Arielle Baskin-Sommers is a professor of psychiatry and psychology at Yale. Her research specializes in psychopathology and disinhibitions. Her most recent article concerns cognitive remediation for prisoners with psychopathologic disorders. In spring 2016, she will be teaching a course examining the psychobiology of crime. The News sat down with Baskin-Sommers to talk about psychological disorders and devising interventions for disorders and diseases that many consider untreatable.

First off, do you mind briefly summarizing the main conclusions of your research?

Most of my work at this point has been looking at subtypes of disinhibited individuals, like psychopathic or general externalizing individuals, or people who are impulsive with personality or social disorders. In our research, we’ve discovered that psychopathic people have trouble multitasking; they have difficulty switching from one task to the next or integrating multiple pieces of information at once. That’s why they tend to be so goal-focused on one component — why they can probably be callous or disregard others’ feelings. That’s different than the general externalizing form of psychopathology, like substance abuse. [That] tends to be more related to difficulty regulating context, so these individuals tend to get really reactive to threats, insults and stress queues because they feel uncomfortable or overwhelmed. Because of that, they have trouble inhibiting behavior and making appropriate decisions.

What is unique about your research on the biological underpinnings of psychopathological conditions?

What is unprecedented about our work is two things. Increasingly, there is an interest in looking at mechanisms trans-diagnostically — the desire to look at the core underlying mechanisms and which individuals have particular mechanisms. What is also quite new about our work is the idea of looking at these mechanisms as a way to develop interventions. No one has taken these externalizing concepts and determined neural interventions to try and change their behavior.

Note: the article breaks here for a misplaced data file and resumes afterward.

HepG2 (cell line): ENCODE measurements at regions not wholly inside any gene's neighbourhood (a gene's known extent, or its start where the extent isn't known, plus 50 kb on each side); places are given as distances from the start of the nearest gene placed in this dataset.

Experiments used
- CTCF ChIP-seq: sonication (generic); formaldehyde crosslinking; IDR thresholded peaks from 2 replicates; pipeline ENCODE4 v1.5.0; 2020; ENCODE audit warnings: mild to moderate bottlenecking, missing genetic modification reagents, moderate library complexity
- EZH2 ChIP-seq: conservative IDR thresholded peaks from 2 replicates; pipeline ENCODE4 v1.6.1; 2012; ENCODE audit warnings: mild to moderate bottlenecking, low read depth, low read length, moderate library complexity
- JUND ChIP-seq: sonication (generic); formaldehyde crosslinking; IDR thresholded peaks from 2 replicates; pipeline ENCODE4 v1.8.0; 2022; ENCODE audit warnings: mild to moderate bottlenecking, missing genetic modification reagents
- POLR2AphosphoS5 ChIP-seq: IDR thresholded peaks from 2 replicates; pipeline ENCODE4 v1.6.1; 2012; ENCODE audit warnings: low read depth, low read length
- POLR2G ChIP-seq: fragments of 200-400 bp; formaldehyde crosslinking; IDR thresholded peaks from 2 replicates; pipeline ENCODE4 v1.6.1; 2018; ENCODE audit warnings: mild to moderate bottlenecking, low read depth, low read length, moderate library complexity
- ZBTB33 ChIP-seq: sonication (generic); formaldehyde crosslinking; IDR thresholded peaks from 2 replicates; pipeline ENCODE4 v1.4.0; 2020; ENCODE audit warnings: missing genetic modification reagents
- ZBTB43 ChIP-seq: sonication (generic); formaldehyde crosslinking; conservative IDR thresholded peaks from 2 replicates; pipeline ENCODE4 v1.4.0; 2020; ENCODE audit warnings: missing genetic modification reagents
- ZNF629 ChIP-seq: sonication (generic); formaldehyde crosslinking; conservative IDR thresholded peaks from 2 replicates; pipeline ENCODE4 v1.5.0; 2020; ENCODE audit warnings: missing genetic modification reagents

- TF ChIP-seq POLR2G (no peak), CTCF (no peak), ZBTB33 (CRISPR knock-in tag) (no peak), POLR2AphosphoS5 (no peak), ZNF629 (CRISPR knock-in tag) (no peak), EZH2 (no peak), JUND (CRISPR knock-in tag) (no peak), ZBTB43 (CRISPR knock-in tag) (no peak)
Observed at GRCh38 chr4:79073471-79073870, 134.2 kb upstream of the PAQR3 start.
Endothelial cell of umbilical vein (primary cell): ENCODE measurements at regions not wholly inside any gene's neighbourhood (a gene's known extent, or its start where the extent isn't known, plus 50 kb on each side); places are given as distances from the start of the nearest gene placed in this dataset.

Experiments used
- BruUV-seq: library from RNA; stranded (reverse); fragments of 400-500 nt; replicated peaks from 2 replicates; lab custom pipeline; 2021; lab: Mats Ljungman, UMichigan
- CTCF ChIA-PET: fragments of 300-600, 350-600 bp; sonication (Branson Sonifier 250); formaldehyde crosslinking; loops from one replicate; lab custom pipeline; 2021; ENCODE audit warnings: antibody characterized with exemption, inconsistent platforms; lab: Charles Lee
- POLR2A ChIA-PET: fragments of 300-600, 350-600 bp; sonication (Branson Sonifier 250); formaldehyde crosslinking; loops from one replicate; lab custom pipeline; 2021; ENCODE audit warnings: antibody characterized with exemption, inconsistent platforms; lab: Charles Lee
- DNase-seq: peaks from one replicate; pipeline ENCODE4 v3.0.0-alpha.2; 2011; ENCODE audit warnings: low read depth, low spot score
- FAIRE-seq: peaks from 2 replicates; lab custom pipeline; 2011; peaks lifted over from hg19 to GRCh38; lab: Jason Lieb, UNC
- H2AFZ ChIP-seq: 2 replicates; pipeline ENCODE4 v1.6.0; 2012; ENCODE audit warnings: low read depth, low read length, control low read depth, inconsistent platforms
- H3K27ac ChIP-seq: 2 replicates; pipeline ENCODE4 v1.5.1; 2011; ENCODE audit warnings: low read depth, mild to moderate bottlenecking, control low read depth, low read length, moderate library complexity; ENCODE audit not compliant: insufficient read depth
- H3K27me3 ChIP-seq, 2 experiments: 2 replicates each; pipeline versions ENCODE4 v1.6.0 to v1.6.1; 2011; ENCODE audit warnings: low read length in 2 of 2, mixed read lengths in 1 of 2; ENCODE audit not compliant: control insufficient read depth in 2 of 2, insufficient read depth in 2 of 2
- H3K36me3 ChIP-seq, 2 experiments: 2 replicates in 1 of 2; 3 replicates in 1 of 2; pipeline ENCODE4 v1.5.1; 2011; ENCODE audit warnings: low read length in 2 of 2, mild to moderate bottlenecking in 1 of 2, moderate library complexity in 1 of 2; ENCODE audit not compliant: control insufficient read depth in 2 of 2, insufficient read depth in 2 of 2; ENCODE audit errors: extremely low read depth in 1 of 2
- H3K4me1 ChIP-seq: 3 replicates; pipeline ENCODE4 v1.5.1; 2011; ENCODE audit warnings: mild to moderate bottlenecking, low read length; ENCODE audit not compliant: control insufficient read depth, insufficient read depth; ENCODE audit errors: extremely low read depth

What is your most recent study?

My most recently published study is the cognitive remediation study. Most research for the study was done in a prison. We took inmates, and we characterized them to determine their diagnostic status — to see if they were psychopathic or had externalizing mechanisms. We developed computer game programming in an attempt to see if we could change their behavior and could apply that change in other settings. This is exciting because we are targeting a specific process and we are able to see change — it helps us find a foothold for potential treatment in what many consider to be a nontreatable population.

What was the most striking discovery you made during your research?

My research concerning psychopathic behavior was surprising to me. The prior research discovered that psychopathic people were unable to experience emotions, especially fear. But there is another line of research that [shows that] psychopaths — when not in an emotional context — generally have trouble focusing on multiple things at once. I did a series of studies that used electric shock therapy on prison inmates, where we looked at neurological responses to boxes that could either shock or not shock. I discovered that psychopathic individuals can experience emotion when they focus on goals, but when that information is peripheral, or if there is a complex array of information, the psychopaths show a deficit of emotion. This shows that psychopaths are not innately fearless, and that there is potential for change and integration, but you have to change how they consider processing information. I was able to show that you can change this neurobiological target for individuals through cognitive remediation, so that now they are showing some ability to improve over six weeks. This is super exciting because it shows these inmates are not innately psychopathic, but rather malleable.

What is the best part about conducting this research?

My most memorable work was with cognitive remediation with the prison inmates [the study previously referenced]. Initially, the inmates would complete computer sessions. When I spoke with them, they started to use language that they were beginning to see results, that they were noticing their environments, noticing when they were irritated just from computer games. They talk about it in their daily lives, and are getting really engaged in the treatment we are providing. Part of this was that we weren’t packaging this as treatment, but rather packaging it as teaching skills. How do we help these people be the best person they can be? Some people might be frightened to go speak with psychopaths and murderers, but the inmates were so happy to talk to me because this was probably the first time in their lives that anyone had sat down with these inmates and asked them for their life story and really cared. It was really an eye-opening experience, and it helps you see the complexity in the world and see the similarities. Even though I might have a murderer sitting in front of me, there were things we could connect on, and obviously things we could not. But having appreciation for that connection and not being afraid of it is a very special experience.